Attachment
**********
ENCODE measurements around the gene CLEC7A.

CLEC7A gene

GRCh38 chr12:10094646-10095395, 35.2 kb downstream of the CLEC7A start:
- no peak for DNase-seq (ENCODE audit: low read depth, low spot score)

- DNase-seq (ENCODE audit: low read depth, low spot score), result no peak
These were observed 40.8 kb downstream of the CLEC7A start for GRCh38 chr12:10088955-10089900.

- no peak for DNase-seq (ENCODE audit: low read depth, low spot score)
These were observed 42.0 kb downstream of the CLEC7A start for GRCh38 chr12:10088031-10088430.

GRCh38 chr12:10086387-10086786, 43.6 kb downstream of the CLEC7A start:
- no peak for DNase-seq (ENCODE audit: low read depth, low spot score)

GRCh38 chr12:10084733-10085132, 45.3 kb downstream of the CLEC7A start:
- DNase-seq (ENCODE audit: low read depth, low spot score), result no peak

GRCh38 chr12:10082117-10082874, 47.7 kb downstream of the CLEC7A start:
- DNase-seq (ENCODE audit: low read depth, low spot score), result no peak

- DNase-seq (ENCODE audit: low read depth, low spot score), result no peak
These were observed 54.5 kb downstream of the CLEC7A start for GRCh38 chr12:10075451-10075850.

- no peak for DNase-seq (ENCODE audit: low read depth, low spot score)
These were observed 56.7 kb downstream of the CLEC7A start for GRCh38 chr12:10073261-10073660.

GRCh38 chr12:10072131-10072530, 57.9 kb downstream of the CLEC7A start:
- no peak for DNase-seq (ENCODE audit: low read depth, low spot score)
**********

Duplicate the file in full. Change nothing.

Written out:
ENCODE measurements around the gene CLEC7A.

CLEC7A gene

GRCh38 chr12:10094646-10095395, 35.2 kb downstream of the CLEC7A start:
- no peak for DNase-seq (ENCODE audit: low read depth, low spot score)

- DNase-seq (ENCODE audit: low read depth, low spot score), result no peak
These were observed 40.8 kb downstream of the CLEC7A start for GRCh38 chr12:10088955-10089900.

- no peak for DNase-seq (ENCODE audit: low read depth, low spot score)
These were observed 42.0 kb downstream of the CLEC7A start for GRCh38 chr12:10088031-10088430.

GRCh38 chr12:10086387-10086786, 43.6 kb downstream of the CLEC7A start:
- no peak for DNase-seq (ENCODE audit: low read depth, low spot score)

GRCh38 chr12:10084733-10085132, 45.3 kb downstream of the CLEC7A start:
- DNase-seq (ENCODE audit: low read depth, low spot score), result no peak

GRCh38 chr12:10082117-10082874, 47.7 kb downstream of the CLEC7A start:
- DNase-seq (ENCODE audit: low read depth, low spot score), result no peak

- DNase-seq (ENCODE audit: low read depth, low spot score), result no peak
These were observed 54.5 kb downstream of the CLEC7A start for GRCh38 chr12:10075451-10075850.

- no peak for DNase-seq (ENCODE audit: low read depth, low spot score)
These were observed 56.7 kb downstream of the CLEC7A start for GRCh38 chr12:10073261-10073660.

GRCh38 chr12:10072131-10072530, 57.9 kb downstream of the CLEC7A start:
- no peak for DNase-seq (ENCODE audit: low read depth, low spot score)